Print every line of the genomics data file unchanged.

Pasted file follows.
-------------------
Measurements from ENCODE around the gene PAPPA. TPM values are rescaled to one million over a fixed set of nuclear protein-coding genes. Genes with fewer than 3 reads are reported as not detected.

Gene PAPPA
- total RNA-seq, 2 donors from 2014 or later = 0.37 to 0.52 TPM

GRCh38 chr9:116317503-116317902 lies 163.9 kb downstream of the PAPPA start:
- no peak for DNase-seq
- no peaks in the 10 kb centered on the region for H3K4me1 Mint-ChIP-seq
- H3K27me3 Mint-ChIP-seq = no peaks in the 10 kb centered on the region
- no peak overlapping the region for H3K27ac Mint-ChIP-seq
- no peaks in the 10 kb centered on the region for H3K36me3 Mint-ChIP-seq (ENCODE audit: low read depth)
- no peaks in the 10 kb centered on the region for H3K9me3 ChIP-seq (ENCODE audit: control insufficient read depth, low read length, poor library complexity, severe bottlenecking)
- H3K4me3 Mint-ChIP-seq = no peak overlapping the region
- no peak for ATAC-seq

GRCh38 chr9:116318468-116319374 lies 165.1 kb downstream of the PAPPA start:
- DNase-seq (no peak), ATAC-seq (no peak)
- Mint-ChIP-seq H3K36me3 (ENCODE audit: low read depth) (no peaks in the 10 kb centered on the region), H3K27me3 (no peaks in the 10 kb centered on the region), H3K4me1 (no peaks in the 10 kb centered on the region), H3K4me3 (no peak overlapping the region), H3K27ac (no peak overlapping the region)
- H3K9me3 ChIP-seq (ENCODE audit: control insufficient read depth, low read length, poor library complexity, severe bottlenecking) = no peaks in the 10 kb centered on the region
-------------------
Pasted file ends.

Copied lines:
Measurements from ENCODE around the gene PAPPA. TPM values are rescaled to one million over a fixed set of nuclear protein-coding genes. Genes with fewer than 3 reads are reported as not detected.

Gene PAPPA
- total RNA-seq, 2 donors from 2014 or later = 0.37 to 0.52 TPM

GRCh38 chr9:116317503-116317902 lies 163.9 kb downstream of the PAPPA start:
- no peak for DNase-seq
- no peaks in the 10 kb centered on the region for H3K4me1 Mint-ChIP-seq
- H3K27me3 Mint-ChIP-seq = no peaks in the 10 kb centered on the region
- no peak overlapping the region for H3K27ac Mint-ChIP-seq
- no peaks in the 10 kb centered on the region for H3K36me3 Mint-ChIP-seq (ENCODE audit: low read depth)
- no peaks in the 10 kb centered on the region for H3K9me3 ChIP-seq (ENCODE audit: control insufficient read depth, low read length, poor library complexity, severe bottlenecking)
- H3K4me3 Mint-ChIP-seq = no peak overlapping the region
- no peak for ATAC-seq

GRCh38 chr9:116318468-116319374 lies 165.1 kb downstream of the PAPPA start:
- DNase-seq (no peak), ATAC-seq (no peak)
- Mint-ChIP-seq H3K36me3 (ENCODE audit: low read depth) (no peaks in the 10 kb centered on the region), H3K27me3 (no peaks in the 10 kb centered on the region), H3K4me1 (no peaks in the 10 kb centered on the region), H3K4me3 (no peak overlapping the region), H3K27ac (no peak overlapping the region)
- H3K9me3 ChIP-seq (ENCODE audit: control insufficient read depth, low read length, poor library complexity, severe bottlenecking) = no peaks in the 10 kb centered on the region